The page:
This law signaled a drastic shift in the government’s working relationship with the native peoples – Congress now considered the Native Americans, not as countries outside of its jurisdiction, but as wards of the government. By making Native Americans wards of the U.S. government, Congress presumed that it would be easier to make the policy of assimilation a broadly recognised part of the cultural mainstream of America.

     

    More On American Indian History


    Many U.S. government officials viewed assimilation as the most effective solution to what they viewed as “the Indian problem,” and the single permanent means of protecting U.S. interests in the West and the survival of the American Indians. In order to accomplish this, the government pressed Native Americans to relocate out of their customary dwellings, move into wooden homes and become farmers.

    The federal government enacted laws that forced Native Americans to reject their usual appearance and way of living. Some laws outlawed common spiritual practices while others ordered Indian males to cut their long locks. Agents on more than two-thirds of American Indian reservations established tribunals to implement federal polices that often prohibited traditional cultural and religious practices.

    To hasten the assimilation course, the government established Indian facilities that attempted to quickly and forcefully Americanize Indian youth. According to the director of the Carlisle Indian School in Pennsylvania, the schools were designed to “kill the Indian and save the man.” To be able to accomplish this objective, the schools compelled pupils to speak only English, put on proper American fashion and to replace their Indian names with more “American” ones. These new regulations brought Native Americans nearer to the end of their classic tribal identity and the start of their existence as citizens under the complete control of the U.S. administration.

     

    Native American Treaties with the United States


    In 1887, Congress passed the General Allotment Act, the most important element of the U.S. government’s assimilation platform, which was written to “civilize” American Indians by teaching them to become farmers. In order to make this happen, Congress planned to increase non-public title of Indian land by dividing reservations, which were collectively owned, and allowing each family their own parcel of land.

    Additionally, by forcing the Native Americans onto limited plots, western developers and settlers could purchase the remaining land. The General Allotment Act, also known as the Dawes Act, required that the Indian lands be surveyed and each family be provided with an allotment of between 80 and 160 acres, while unmarried adults were given between 40 to 80 acres; the remaining territory was to be sold. Congress wished that the Dawes Act would break-up Indian tribes and inspire individual enterprise, while cutting down the cost of Indian administration and serving up prime land to be purchased by white settlers.

     

    Find Native American Indian Clothing in Penney Farms, FL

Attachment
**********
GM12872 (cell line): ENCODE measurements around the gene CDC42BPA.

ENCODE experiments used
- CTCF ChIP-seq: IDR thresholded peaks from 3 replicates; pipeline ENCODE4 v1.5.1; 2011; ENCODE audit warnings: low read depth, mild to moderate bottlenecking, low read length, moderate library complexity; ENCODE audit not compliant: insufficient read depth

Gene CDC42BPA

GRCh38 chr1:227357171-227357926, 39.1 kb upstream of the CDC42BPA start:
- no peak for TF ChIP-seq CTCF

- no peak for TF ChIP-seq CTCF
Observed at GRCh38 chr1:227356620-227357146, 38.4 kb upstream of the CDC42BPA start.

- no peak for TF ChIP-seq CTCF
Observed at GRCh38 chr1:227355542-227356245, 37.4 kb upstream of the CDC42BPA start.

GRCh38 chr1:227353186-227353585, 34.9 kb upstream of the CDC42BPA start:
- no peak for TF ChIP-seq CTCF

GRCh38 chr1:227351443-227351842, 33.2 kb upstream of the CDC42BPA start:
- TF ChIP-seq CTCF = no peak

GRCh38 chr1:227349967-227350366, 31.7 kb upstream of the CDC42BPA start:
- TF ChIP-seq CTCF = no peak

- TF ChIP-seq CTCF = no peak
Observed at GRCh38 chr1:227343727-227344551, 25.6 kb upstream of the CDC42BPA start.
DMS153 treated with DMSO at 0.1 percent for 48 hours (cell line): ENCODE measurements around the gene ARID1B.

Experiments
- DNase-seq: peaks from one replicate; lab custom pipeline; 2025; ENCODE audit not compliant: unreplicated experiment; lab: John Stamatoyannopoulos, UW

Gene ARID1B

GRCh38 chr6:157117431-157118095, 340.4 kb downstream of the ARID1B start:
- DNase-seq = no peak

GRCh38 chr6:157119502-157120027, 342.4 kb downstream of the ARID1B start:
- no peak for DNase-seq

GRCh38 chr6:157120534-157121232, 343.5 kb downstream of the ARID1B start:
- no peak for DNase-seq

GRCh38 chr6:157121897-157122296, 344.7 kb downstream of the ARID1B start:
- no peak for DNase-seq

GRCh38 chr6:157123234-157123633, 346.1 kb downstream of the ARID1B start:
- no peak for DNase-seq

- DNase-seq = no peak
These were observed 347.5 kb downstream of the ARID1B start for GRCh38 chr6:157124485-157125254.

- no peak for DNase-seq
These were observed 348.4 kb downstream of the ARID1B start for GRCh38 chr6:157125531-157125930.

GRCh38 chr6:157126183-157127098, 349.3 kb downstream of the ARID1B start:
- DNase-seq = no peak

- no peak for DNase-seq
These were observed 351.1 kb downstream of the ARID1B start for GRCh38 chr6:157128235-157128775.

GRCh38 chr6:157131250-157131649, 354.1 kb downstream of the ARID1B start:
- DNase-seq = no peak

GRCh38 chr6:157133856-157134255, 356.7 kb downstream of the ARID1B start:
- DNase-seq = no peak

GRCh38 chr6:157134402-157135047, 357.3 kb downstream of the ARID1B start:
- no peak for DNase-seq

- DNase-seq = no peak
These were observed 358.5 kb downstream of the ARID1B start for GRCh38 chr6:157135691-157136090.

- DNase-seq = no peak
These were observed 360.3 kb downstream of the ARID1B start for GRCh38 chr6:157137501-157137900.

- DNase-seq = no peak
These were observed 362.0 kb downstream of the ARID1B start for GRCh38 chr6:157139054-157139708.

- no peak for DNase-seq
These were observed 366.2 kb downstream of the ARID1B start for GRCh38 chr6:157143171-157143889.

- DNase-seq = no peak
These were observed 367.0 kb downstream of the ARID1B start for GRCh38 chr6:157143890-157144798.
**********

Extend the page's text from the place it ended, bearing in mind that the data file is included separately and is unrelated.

The Dawes Act turned out to be catastrophic for the American Indians; over the next decades they lived under regulations that outlawed their traditional approach to life and yet failed to offer the necessary resources to support their businesses and families. Dividing the reservations into smaller parcels of land triggered the significant decrease of Indian-owned land. Inside three decades, the tribes had lost in excess of two-thirds of the territory that they had controlled before the Dawes Act was enacted in 1887; the majority of the remaining land was sold to white settlers.

    Regularly, Native Americans were cheated out of their allotments or were required to sell off their property in order to pay bills and take care of their families. Consequently, the Indians were not “Americanized” and were generally unable to become self-supporting farmers or ranchers, like the creators of the policy had desired. It also produced anger among Indians toward the U.S. government, as the allotment operation sometimes destroyed land that was the spiritual and cultural focus of their activities.

     

    Native American Culture


    Between 1850 and 1900, life for Native Americans changed drastically. Due to U.S. administration regulations, American Indians were forced from their homes because their native lands were parceled out. The Plains, which they had previously roamed without restriction, were now filled up with white settlers.

     

    The Upshot of the Indian Wars


    Over all these years the Indians had been cheated out of their territory, food and way of living, as the “” government’s Indian policies coerced them onto reservations and attempted to “Americanize” them. Many American Indian bands didn’t endure relocation, cultural destruction and military defeat; by 1890 the Native American population was reduced to less than 250,000 people. As a result of generations of discriminatory and dodgy policies instituted by the United States government between 1850 and 1900, life for the American Indians was altered forever.

    [google-map location=”Penney Farms FL”